Vol. 9    No. 2
JANUARY 23, 2014

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Jonathan Gramling
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Contributing Writers
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Reflections/Jonathan Gramling
                           A Memorable Weekend
I’m getting kind of tired, bone tired right about now. It all started, of course, with the King Coalition’s Free
Community Dinner on January 17th at UW-Madison’s new Gordon Commons, which hardly resembles the
UW cafeterias I ate in as a UW student in the 1970s. And over the course of 2-3 hours, they served up 720
plates of food, which means that, when people who went for seconds with a clean plate are taken into
account, approximately 600 people attended the kick-off to the King Holiday weekend.

The Free Community Dinner always seems like a family reunion. There are several people whom I see
once per year and that is at the dinner. The diners come from all walks of life and cultural backgrounds. It
is Dr. Martin Luther King Jr.’s Beloved Community in the flesh. And everyone is being so courteous and
nice to each other, you just wish life was always like this even though it may never be. But it is wonderful
to know that 46 years later, Dr. King’s memory can still bring us all together in fellowship.

It’s also nice to see the Madison Music Makers growing quite nicely. They provide a strings experience
and lessons to youth from many backgrounds. It looked to be 40-50 kids who were playing their
instruments. Madison Music Makers used to be based at Centro Hispano before they moved to Zion City’s
facilities and more spacious quarters.

On Saturday night, Women in Focus hosted their annual I Have a Dream Ball, which funds their
scholarships. They aim to give out 12 $2,000 scholarships this year. The Ball is a classy affair with most
folks dressed up in gowns and black ties. It was held at the Marriott Madison West Hotel this year because
Monona Terrace is undergoing some renovations. Deidre Green, a former scholarship recipient and
member
of the Simpson Street Free Press staff, gave a wonderful keynote speech. And her fellow staffers were
there in force to cheer her on. The late Al and Jan Studesville were remembered. Jan would have been
president of Women in Focus if she and Al weren’t killed in a motorcycle accident last summer. I’m sure
they were there in spirit. They never could pass up a chance to dress up and have fun. But they will
forever be missed.

Some of us got up early on Sunday morning for the Urban League of Greater Madison’s Youth Recognition
Breakfast at Edgewood High School. When we started the breakfast 30 year’s ago, I remember that King
Holiday was a part of the title. I’m not sure where that slipped off to. But the breakfast was an outstanding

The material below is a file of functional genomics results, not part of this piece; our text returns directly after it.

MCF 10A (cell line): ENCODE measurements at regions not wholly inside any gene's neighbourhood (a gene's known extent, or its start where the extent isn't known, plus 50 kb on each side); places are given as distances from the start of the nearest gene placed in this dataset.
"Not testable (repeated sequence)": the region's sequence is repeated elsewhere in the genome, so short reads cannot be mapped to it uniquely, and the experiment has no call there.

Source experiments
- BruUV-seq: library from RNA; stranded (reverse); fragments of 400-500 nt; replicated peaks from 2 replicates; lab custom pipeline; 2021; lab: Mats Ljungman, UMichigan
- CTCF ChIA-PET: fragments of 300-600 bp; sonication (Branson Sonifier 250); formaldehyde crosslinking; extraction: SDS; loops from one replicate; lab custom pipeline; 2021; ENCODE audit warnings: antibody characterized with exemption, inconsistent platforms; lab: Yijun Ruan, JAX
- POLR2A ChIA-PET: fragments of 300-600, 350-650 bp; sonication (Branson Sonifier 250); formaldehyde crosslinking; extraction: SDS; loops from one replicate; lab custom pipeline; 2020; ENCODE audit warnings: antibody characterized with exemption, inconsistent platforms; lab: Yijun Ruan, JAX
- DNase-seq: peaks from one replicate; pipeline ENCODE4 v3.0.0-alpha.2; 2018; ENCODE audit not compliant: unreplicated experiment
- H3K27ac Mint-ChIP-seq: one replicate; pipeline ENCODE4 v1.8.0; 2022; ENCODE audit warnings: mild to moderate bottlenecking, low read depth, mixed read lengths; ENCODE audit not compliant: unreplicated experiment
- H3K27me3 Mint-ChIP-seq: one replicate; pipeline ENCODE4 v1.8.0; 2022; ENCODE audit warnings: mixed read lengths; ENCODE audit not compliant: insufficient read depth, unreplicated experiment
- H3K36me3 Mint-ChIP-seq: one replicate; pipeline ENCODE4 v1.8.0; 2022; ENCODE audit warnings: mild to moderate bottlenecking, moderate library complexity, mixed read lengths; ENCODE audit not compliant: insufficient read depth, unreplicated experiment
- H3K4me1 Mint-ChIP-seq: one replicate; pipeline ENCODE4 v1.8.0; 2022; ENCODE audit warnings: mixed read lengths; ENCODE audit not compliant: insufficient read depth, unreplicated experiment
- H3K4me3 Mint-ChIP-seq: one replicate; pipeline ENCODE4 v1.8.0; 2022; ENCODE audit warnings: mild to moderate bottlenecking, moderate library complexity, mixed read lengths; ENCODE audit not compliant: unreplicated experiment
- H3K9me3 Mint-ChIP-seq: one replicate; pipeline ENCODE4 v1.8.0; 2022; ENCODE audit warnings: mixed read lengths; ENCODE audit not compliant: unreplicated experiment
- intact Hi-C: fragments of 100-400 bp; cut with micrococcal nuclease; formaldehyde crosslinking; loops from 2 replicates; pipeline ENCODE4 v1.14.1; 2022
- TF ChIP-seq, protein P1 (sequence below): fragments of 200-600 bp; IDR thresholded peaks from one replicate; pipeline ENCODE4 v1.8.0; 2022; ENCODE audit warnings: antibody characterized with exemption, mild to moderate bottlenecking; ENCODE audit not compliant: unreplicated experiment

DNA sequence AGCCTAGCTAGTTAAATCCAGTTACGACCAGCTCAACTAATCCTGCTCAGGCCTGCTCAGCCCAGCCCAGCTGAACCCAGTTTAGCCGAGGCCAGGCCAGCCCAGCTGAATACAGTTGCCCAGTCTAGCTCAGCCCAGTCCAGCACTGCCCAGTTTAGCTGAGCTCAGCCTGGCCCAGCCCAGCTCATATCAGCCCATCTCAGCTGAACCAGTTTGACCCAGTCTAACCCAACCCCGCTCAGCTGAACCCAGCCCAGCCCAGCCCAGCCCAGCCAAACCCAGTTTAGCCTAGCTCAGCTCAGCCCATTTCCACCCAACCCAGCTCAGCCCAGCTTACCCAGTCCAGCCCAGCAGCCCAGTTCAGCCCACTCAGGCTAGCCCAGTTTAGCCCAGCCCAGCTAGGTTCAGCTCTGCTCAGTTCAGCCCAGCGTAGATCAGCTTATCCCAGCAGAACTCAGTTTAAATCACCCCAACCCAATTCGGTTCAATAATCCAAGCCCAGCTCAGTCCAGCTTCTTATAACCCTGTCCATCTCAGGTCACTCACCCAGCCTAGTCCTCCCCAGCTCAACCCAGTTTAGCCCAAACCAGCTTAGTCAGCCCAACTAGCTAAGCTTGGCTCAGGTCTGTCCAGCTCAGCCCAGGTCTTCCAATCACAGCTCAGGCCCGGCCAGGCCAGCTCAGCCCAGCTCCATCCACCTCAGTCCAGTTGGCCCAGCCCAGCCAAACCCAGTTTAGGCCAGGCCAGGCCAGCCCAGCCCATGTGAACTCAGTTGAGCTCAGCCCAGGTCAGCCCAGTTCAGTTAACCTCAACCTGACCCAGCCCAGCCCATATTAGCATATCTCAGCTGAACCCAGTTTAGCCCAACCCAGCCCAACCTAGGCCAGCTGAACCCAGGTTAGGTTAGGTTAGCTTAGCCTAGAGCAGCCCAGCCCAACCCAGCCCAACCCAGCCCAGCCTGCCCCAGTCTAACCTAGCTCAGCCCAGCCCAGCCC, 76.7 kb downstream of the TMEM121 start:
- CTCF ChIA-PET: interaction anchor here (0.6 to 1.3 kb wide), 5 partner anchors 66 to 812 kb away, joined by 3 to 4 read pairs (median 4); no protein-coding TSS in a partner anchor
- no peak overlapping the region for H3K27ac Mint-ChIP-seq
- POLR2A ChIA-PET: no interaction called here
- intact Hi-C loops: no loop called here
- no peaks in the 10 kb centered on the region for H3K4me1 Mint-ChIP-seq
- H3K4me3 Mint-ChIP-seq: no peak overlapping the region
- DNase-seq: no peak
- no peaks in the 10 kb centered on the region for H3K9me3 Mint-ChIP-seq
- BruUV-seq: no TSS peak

success as it was sold out and folks were almost hanging from the rafters. 140 youth were honored in
person as Outstanding Young People, which has to be an all-time high. And in addition to the Mann
Scholars being presented, four youth were presented Betty Franklin-Hammonds Scholarships. Betty lead the
Urban League for eight years and established the breakfast and the Outstanding Young Person awards, so
it is naturally fitting that scholarships in her name be awarded at the event.

The next day, on the actual holiday, the state and city-county King Holiday celebrations featured two
wonderful speakers, Dr. Jack Daniels III, Madison College’s president, at the event in the Capitol Rotunda
at noon and Ambassador Andrew Young at the city-county observance in the Capitol Theater later that
night. In some ways, the appearances were complementary to each other. Daniels reminded us of how
important that education and skills building are to the fulfillment of Dr. King’s legacy and the civil rights
movement, “economic equity” as Dr. Daniels put it. And Ambassador Young was a lieutenant of Martin
Luther King and went on to become a Congressman, U.N. ambassador and mayor of Atlanta. More
than any other person, Young epitomized the conversion of the civil rights movement from a protest,
“outside-looking-in” movement to one that became a part of the system in order to push for change on
the inside. Both during his speech and afterwards at a reception, Young told vignettes that reflected how
change can happen when one knows the foundations of power. And he so eloquently told us that the job of
civil rights is hardly over.

Both of these events were very well attended. And the performances at each of these events were out of
this world. I just want to congratulate the King Coalition, Dr. Jonathan Overby and his state committee, the
Urban League and Women in Focus for making this a meaningful and so enjoyable King Holiday weekend.
You keep out doing yourselves. And thank God for that.
Pathways to Civil Rights
Ambassador Andrew Young at the
Overture Center